1. Stem Cells and Regenerative Medicine
  2. Immunology and Inflammation
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The basic leucine zipper transcription factor NFIL3 directs the development of a common innate lymphoid cell precursor

  1. Xiaofei Yu
  2. Yuhao Wang
  3. Mi Deng
  4. Yun Li
  5. Kelly A Ruhn
  6. Cheng Cheng Zhang
  7. Lora V Hooper  Is a corresponding author
  1. University of Texas Southwestern Medical Center, United States
Research Article
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Cite this article as: eLife 2014;3:e04406 doi: 10.7554/eLife.04406

Abstract

Innate lymphoid cells (ILCs) are recently identified lymphocytes that limit infection and promote tissue repair at mucosal surfaces. However, the pathways underlying ILC development remain unclear. Here we show that the transcription factor NFIL3 directs the development of a committed bone marrow precursor that differentiates into all known ILC lineages. NFIL3 was required in the common lymphoid progenitor (CLP), and was essential for the differentiation of αLP, a bone marrow cell population that gives rise to all known ILC lineages. Clonal differentiation studies revealed that CXCR6+ cells within the αLP population differentiate into all ILC lineages but not T- and B-cells. We further show that NFIL3 governs ILC development by directly regulating expression of the transcription factor TOX. These findings establish that NFIL3 directs the differentiation of a committed ILC precursor that gives rise to all ILC lineages and provide insight into the defining role of NFIL3 in ILC development.

Article and author information

Author details

  1. Xiaofei Yu

    University of Texas Southwestern Medical Center, Dallas, United States
    Competing interests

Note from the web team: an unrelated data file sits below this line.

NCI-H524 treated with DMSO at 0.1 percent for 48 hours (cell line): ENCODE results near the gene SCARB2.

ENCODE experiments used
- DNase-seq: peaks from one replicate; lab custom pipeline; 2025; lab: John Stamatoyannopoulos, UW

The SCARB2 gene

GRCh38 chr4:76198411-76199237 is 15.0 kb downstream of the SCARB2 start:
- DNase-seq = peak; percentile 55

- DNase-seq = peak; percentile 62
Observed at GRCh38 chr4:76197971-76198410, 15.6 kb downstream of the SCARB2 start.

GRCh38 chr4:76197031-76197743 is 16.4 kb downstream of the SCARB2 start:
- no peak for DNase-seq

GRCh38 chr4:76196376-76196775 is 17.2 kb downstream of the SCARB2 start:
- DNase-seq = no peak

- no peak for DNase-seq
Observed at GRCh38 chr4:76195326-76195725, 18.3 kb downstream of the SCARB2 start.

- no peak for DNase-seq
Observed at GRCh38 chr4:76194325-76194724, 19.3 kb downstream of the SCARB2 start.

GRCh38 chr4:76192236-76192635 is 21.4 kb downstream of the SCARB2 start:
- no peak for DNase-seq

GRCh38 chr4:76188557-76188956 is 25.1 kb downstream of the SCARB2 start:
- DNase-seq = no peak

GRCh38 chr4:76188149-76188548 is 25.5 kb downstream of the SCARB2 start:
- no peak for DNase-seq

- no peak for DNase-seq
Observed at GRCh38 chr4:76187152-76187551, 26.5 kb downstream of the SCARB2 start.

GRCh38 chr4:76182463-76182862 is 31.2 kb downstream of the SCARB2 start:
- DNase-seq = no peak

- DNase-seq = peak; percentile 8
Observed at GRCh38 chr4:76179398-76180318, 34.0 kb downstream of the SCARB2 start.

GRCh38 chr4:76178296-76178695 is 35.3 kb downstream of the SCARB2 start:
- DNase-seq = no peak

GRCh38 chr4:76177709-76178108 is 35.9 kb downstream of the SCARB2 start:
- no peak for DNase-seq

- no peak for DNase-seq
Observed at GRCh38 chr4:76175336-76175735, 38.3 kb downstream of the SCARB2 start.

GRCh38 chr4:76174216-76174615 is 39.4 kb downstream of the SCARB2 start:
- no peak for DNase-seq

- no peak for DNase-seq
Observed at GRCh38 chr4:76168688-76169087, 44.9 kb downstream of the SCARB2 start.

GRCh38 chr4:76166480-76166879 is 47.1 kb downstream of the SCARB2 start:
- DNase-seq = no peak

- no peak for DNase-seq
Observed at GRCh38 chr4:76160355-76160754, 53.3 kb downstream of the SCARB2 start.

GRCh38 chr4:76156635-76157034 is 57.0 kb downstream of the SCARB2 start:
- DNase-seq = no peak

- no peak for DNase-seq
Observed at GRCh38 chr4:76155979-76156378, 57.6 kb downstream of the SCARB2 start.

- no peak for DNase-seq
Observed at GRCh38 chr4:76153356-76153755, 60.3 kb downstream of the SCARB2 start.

The authors declare that no competing interests exist.
  2. Yuhao Wang

    University of Texas Southwestern Medical Center, Dallas, United States
    Competing interests
    The authors declare that no competing interests exist.
  3. Mi Deng

    University of Texas Southwestern Medical Center, Dallas, United States
    Competing interests
    The authors declare that no competing interests exist.
  4. Yun Li

    University of Texas Southwestern Medical Center, Dallas, United States
    Competing interests
    The authors declare that no competing interests exist.
  5. Kelly A Ruhn

    University of Texas Southwestern Medical Center, Dallas, United States
    Competing interests
    The authors declare that no competing interests exist.
  6. Cheng Cheng Zhang

    University of Texas Southwestern Medical Center, Dallas, United States
    Competing interests
    The authors declare that no competing interests exist.
  7. Lora V Hooper

    University of Texas Southwestern Medical Center, Dallas, United States
    For correspondence
    lora.hooper@utsouthwestern.edu
    Competing interests
    The authors declare that no competing interests exist.

Ethics

Animal experimentation: All animal experiments were approved by the Institutional Animal Care and Research Advisory Committee at the University of Texas Southwestern Medical Center, and the approved animal protocol number is 1004-06-04-1. The institutional guidelines for the care and use of laboratory animals were followed.

Reviewing Editor

  1. Satyajit Rath, National Institute of Immunology, India

Publication history

  1. Received: August 19, 2014
  2. Accepted: October 10, 2014
  3. Accepted Manuscript published: October 13, 2014 (version 1)
  4. Version of Record published: November 5, 2014 (version 2)

Copyright

© 2014, Yu et al.

This article is distributed under the terms of the Creative Commons Attribution License permitting unrestricted use and redistribution provided that the original author and source are credited.

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